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Livestrong bands make bold statement

Janice Flynn | Monday, August 30, 2004

Actors Matt Damon and Bruce Willis have them. Both President George W. Bush and Senator John Kerry do too. Olympians have won gold in Athens wearing them. And, most likely, several have caught your eye in theology class or around LaFortune.

They are the bright yellow wristbands emblazoned with the mantra “Livestrong,” a joint product of The Lance Armstrong Foundation and Nike to raise money for cancer research.

The sturdy elastic wristbands pay tribute to Tour de France champion and cancer survivor Lance Armstrong. Since hitting the stores in May, sales have taken off wildly, far surpassing the initial goal of $5 million. The current tally of sales approaches the $10 million mark, and they remain on backorder.

Armstrong’s record-breaking sixth Tour win this summer undoubtedly boosted public knowledge and interest in the wristbands. In addition, at the price of only $1 each, many are buying the wristbands in bulk.

“I actually bought 20 because I thought it was a good cause, so I just passed them around to people,” freshman Jess O’Brien said.

The bright wristbands are easily spotted around campus and have attracted much attention.

Even students who do not have the bracelets are talking about them.

Junior Vanessa Gonzalez secured a wristband when a distributor visited her mother’s U.S. Oncology office, and says it has been a major conversation starter this year.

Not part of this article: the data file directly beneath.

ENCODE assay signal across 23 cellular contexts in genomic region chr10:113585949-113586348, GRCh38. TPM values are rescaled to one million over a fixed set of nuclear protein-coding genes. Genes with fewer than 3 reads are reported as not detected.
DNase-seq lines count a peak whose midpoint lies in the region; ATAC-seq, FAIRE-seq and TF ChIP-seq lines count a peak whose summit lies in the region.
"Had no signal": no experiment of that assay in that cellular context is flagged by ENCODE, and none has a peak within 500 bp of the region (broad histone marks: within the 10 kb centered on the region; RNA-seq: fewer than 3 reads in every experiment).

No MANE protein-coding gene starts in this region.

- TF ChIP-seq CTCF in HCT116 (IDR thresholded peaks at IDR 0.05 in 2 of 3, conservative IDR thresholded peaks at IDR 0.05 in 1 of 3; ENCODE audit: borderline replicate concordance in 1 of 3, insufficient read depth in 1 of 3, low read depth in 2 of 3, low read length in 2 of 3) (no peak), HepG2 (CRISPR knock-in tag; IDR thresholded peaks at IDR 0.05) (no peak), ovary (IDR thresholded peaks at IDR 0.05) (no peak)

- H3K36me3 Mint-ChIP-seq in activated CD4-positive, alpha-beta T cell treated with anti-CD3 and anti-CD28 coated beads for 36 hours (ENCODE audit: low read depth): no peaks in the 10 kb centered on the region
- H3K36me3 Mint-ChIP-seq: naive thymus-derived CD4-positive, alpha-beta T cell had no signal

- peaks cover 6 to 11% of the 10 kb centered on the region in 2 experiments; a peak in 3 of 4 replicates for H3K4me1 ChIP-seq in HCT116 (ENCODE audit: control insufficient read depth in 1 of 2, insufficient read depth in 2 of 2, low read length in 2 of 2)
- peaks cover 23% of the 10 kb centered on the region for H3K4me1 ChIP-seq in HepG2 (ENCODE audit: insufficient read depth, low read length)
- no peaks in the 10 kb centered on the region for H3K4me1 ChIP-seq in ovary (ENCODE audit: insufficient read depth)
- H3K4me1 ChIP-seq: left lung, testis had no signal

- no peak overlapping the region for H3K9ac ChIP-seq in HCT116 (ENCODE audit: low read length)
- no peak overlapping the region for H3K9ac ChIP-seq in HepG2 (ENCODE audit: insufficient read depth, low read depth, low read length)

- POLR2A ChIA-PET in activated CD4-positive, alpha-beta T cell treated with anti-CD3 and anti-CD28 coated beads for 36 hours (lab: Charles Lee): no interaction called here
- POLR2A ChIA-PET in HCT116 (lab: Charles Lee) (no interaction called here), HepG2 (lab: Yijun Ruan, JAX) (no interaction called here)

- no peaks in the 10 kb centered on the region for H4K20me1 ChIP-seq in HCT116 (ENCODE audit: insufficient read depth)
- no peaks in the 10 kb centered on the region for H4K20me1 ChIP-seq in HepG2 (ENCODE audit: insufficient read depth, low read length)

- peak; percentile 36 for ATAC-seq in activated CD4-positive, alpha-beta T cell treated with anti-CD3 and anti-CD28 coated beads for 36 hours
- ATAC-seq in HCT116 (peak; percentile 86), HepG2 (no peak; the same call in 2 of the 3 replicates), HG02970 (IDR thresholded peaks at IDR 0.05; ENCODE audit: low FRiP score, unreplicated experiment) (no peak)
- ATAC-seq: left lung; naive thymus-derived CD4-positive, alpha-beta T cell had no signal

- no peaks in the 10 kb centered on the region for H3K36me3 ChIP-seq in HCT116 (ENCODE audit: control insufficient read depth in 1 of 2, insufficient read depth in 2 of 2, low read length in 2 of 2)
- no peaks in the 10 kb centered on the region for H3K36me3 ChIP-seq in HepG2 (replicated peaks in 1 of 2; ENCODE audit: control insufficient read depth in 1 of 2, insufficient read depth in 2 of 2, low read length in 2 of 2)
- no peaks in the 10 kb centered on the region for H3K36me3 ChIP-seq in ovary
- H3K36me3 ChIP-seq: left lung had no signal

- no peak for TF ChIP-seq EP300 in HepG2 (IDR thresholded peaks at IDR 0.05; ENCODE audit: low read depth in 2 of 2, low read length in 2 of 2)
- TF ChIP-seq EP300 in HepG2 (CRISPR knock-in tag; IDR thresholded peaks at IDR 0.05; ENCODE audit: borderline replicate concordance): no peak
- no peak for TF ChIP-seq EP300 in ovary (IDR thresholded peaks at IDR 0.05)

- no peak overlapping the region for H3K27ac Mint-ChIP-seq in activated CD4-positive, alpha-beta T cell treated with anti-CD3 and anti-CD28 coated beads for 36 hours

“It’s really funny, someone always says ‘Oh I have that,’ or ‘I really want one of those,'” said Gonzalez. “I feel like everybody comments on it.”

Like the rest of the country, students are having a hard time getting their hands on the bracelets. Many say they have tried to order them online, but have been unsuccessful.

In Armstrong’s hometown of Austin, Texas, where the wristbands are especially popular, junior Jonathan Spadea said he saw them on everyone, and the stores were empty.

“I was looking for one all over,” said Spadea. “Eventually a mom of a friend gave hers to me.”

Spadea, whose father battled cancer, is one of many students who wear the wristbands in honor of a loved one who has fought cancer.

Cancer awareness has long been a major concern of the student body. This fall, many will participate in the Domer Run on Sept. 18, which benefits ovarian cancer research and education, and the Campus Relay for Life on Sept. 17 and 18, which supports the American Cancer Society.

For more information, students can visit the Lance Armstrong Foundation at LAF.org.